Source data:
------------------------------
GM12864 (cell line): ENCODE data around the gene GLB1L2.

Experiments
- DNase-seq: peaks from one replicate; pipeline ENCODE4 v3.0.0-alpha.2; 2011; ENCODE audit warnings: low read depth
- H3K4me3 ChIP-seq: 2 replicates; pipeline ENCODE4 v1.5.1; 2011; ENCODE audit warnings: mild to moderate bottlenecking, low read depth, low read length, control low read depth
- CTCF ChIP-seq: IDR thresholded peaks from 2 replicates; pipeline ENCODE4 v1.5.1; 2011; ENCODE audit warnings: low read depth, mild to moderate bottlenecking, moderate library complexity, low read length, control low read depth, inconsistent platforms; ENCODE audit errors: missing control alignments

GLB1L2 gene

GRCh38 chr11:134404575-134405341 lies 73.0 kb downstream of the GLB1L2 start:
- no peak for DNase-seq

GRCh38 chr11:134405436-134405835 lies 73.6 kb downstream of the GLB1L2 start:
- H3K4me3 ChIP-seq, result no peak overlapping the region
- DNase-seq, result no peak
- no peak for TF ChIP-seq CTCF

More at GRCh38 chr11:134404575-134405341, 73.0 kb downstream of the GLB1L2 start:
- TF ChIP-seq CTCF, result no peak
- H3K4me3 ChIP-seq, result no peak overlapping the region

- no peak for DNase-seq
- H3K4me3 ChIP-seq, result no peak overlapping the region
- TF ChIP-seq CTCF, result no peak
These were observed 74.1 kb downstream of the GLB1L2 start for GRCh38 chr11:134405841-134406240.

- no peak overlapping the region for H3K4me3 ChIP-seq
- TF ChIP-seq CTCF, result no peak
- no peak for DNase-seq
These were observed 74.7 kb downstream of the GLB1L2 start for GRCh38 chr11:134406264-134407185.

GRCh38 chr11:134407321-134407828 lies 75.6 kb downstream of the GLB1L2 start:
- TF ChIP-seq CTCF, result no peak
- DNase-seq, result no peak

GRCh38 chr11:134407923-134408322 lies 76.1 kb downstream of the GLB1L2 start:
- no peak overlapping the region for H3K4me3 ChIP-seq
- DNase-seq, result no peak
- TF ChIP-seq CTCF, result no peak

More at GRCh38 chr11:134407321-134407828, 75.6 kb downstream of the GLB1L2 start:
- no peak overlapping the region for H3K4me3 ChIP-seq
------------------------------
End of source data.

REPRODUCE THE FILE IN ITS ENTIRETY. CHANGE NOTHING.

GM12864 (cell line): ENCODE data around the gene GLB1L2.

Experiments
- DNase-seq: peaks from one replicate; pipeline ENCODE4 v3.0.0-alpha.2; 2011; ENCODE audit warnings: low read depth
- H3K4me3 ChIP-seq: 2 replicates; pipeline ENCODE4 v1.5.1; 2011; ENCODE audit warnings: mild to moderate bottlenecking, low read depth, low read length, control low read depth
- CTCF ChIP-seq: IDR thresholded peaks from 2 replicates; pipeline ENCODE4 v1.5.1; 2011; ENCODE audit warnings: low read depth, mild to moderate bottlenecking, moderate library complexity, low read length, control low read depth, inconsistent platforms; ENCODE audit errors: missing control alignments

GLB1L2 gene

GRCh38 chr11:134404575-134405341 lies 73.0 kb downstream of the GLB1L2 start:
- no peak for DNase-seq

GRCh38 chr11:134405436-134405835 lies 73.6 kb downstream of the GLB1L2 start:
- H3K4me3 ChIP-seq, result no peak overlapping the region
- DNase-seq, result no peak
- no peak for TF ChIP-seq CTCF

More at GRCh38 chr11:134404575-134405341, 73.0 kb downstream of the GLB1L2 start:
- TF ChIP-seq CTCF, result no peak
- H3K4me3 ChIP-seq, result no peak overlapping the region

- no peak for DNase-seq
- H3K4me3 ChIP-seq, result no peak overlapping the region
- TF ChIP-seq CTCF, result no peak
These were observed 74.1 kb downstream of the GLB1L2 start for GRCh38 chr11:134405841-134406240.

- no peak overlapping the region for H3K4me3 ChIP-seq
- TF ChIP-seq CTCF, result no peak
- no peak for DNase-seq
These were observed 74.7 kb downstream of the GLB1L2 start for GRCh38 chr11:134406264-134407185.

GRCh38 chr11:134407321-134407828 lies 75.6 kb downstream of the GLB1L2 start:
- TF ChIP-seq CTCF, result no peak
- DNase-seq, result no peak

GRCh38 chr11:134407923-134408322 lies 76.1 kb downstream of the GLB1L2 start:
- no peak overlapping the region for H3K4me3 ChIP-seq
- DNase-seq, result no peak
- TF ChIP-seq CTCF, result no peak

More at GRCh38 chr11:134407321-134407828, 75.6 kb downstream of the GLB1L2 start:
- no peak overlapping the region for H3K4me3 ChIP-seq